What’s in the New Voices Law?
The New Voices Law affirms that public school student journalists have the right to exercise freedom of speech and of the press. The law covers all New Jersey public school students whether in school districts, charter schools, renaissance schools, or public institutions of higher education.
The New Voices Law, P.L. 2021, Chapter 309, was sponsored by Sen. Nia Gill (D-Essex), Sen. Shirley Tuner (D-Mercer), Asm. Ralph Caputo (D-Essex), and Harold Wirths (R-Sussex). Gov. Phil Murphy signed the legislation on Dec. 21, 2021.
The law also protects student media advisers from retaliation for protecting students’ rights under the law, including, but not limited to, dismissal, suspension, discipline, reassignment or transfer. The adviser, however, is not prohibited from teaching professional standards of English and journalism to student journalists.
Under the New Voices Law, a student journalist has the right to exercise freedom of speech and of the press in school-sponsored media, regardless of whether the media is supported financially by the school district or by use of school district facilities or produced in conjunction with a class in which the student is enrolled. A student journalist is responsible for determining the news, opinion, feature and advertising content of school-sponsored media.
School officials may restrict student journalists from distributing content that:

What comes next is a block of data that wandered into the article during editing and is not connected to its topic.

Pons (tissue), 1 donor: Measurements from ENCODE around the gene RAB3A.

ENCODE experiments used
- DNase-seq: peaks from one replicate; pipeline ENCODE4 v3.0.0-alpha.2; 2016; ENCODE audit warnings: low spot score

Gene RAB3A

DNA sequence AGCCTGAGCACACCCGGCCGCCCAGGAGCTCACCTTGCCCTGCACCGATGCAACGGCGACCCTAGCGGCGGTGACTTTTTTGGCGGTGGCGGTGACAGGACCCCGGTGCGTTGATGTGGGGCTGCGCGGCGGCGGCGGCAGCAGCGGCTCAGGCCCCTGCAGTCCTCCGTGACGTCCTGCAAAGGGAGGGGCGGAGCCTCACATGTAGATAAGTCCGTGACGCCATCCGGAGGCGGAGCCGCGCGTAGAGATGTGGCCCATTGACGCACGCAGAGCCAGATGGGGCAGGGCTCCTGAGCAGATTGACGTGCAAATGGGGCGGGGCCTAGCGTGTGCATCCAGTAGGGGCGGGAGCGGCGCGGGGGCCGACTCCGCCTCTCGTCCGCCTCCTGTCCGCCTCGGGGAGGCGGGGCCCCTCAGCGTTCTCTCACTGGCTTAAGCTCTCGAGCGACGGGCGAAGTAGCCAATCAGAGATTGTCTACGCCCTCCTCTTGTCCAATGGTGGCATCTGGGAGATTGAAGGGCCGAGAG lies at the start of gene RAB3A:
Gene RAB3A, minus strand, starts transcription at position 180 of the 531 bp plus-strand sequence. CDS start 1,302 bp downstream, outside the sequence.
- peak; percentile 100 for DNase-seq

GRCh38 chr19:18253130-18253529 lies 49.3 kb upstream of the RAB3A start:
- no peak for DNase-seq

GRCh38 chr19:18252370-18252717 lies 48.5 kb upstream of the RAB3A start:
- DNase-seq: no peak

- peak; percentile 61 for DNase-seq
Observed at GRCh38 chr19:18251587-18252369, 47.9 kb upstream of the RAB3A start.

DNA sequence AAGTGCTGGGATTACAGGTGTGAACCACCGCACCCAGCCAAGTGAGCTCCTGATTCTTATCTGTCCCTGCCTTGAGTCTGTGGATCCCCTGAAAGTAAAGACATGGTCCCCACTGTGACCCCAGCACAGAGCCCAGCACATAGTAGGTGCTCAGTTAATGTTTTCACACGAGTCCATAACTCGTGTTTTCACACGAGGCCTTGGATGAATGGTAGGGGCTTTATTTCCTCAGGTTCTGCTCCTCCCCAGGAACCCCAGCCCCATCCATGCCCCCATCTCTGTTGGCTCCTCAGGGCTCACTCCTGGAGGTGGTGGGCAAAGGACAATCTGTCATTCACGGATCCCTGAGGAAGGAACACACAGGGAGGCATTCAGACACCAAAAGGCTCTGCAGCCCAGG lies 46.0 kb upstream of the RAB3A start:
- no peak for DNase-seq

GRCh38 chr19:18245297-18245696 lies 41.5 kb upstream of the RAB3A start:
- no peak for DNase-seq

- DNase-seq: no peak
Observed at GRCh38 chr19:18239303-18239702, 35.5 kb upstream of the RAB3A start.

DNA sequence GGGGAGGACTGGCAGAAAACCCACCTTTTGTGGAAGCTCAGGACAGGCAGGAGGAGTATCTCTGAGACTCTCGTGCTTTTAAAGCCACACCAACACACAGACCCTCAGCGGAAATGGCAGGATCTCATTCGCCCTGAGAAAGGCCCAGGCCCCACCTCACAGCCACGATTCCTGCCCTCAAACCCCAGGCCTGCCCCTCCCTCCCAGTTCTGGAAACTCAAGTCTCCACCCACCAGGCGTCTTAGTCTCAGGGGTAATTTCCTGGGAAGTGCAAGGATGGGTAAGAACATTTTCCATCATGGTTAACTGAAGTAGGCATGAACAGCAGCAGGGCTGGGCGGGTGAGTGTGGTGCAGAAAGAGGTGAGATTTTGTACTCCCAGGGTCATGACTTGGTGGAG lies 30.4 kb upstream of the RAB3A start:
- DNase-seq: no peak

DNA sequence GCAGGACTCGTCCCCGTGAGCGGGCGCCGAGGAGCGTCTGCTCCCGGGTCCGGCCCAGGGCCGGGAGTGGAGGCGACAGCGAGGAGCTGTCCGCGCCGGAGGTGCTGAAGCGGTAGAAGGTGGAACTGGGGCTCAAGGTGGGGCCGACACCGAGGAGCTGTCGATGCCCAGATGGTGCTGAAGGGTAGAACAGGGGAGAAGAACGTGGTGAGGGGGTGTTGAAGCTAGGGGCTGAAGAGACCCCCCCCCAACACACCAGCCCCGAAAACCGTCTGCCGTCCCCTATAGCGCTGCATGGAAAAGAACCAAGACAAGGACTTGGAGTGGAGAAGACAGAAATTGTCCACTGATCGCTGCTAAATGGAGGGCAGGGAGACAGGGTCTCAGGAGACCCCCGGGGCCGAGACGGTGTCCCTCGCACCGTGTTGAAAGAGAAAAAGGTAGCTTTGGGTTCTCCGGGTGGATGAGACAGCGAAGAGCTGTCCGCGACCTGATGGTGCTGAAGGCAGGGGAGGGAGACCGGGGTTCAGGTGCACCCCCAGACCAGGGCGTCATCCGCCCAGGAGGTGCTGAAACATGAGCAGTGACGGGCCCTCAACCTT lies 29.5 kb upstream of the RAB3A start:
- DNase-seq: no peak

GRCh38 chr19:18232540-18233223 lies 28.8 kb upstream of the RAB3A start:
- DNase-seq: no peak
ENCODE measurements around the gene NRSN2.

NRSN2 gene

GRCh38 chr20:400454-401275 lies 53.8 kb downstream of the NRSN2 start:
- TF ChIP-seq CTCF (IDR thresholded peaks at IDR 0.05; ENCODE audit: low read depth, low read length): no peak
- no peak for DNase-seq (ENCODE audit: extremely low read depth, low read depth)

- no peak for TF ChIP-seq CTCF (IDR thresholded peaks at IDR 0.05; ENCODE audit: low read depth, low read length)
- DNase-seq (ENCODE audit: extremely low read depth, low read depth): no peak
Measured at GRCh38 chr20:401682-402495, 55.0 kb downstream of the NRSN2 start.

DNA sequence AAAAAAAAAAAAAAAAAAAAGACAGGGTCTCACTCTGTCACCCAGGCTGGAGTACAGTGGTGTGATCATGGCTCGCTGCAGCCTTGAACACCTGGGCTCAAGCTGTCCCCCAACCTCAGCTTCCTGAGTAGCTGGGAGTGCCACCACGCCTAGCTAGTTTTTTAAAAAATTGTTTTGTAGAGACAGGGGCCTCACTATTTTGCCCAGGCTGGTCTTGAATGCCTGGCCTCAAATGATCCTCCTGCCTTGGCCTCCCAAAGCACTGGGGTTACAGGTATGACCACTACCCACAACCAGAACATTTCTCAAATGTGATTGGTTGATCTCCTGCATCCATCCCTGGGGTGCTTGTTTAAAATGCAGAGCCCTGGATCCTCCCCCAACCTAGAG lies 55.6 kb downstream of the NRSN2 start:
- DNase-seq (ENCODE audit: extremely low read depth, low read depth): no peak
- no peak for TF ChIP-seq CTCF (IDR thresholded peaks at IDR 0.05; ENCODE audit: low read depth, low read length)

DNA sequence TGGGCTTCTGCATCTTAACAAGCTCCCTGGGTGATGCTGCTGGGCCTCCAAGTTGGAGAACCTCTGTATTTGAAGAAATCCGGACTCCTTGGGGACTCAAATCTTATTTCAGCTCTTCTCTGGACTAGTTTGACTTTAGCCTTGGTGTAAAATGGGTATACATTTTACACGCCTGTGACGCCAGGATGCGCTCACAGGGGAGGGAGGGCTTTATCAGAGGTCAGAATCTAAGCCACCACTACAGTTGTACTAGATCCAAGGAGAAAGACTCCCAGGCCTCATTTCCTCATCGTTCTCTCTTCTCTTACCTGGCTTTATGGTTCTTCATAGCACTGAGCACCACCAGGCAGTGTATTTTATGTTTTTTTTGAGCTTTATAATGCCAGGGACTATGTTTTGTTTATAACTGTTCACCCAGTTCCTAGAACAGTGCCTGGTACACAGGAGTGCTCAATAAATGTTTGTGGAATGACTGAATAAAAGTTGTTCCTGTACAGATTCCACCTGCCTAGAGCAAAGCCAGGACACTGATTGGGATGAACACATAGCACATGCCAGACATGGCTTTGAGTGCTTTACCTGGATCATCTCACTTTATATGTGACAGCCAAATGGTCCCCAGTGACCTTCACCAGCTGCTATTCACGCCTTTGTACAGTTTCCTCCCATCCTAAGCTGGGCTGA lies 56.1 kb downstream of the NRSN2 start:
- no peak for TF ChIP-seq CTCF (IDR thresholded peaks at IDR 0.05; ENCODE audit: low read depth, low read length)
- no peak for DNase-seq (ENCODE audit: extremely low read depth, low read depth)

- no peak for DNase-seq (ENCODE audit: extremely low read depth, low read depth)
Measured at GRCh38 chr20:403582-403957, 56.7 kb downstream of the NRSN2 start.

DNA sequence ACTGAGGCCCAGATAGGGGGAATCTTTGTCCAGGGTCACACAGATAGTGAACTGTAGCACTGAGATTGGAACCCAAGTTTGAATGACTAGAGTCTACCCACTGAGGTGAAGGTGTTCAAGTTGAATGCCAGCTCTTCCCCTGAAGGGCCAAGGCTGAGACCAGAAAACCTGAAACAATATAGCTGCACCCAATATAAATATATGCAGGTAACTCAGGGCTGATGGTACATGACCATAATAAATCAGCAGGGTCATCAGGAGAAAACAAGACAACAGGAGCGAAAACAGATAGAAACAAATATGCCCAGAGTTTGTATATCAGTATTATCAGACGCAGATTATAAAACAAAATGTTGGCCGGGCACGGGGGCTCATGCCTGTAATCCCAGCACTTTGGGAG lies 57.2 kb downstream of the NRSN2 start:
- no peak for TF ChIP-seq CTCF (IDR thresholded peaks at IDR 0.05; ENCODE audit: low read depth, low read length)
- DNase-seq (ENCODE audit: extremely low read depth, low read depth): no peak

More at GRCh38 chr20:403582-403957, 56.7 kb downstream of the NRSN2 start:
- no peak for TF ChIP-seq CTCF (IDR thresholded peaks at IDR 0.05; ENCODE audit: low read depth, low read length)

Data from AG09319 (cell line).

- Is libelous or slanderous.
- Constitutes an unwarranted invasion of privacy.
- Is profane or obscene.
- Violates federal or state law.
- So incites students as to create a clear and present danger of the commission of an unlawful act, the violation of school district policies, or the material and substantial disruption of the orderly operation of the school.
A school district cannot authorize any prior restraint of any school-sponsored media except for the types of expression described above. When a school official determines that the restraint of student expression is necessary, the school official must identify the provisions of the law under which the limitation of student expression is appropriate.
By the 2022-23 school year, school districts must adopt a written policy concerning student freedom of expression in accordance with the law.
If your student journalists have experienced or are at risk of censorship, they may contact the Student Press Law Center’s legal hotline at splc.org/legalrequest. For more information, visit the Student Press Law Center at splc.org.
If, as an adviser, you believe that you have suffered retaliation as a result of protecting the rights of student journalists, contact your association representative or local association president.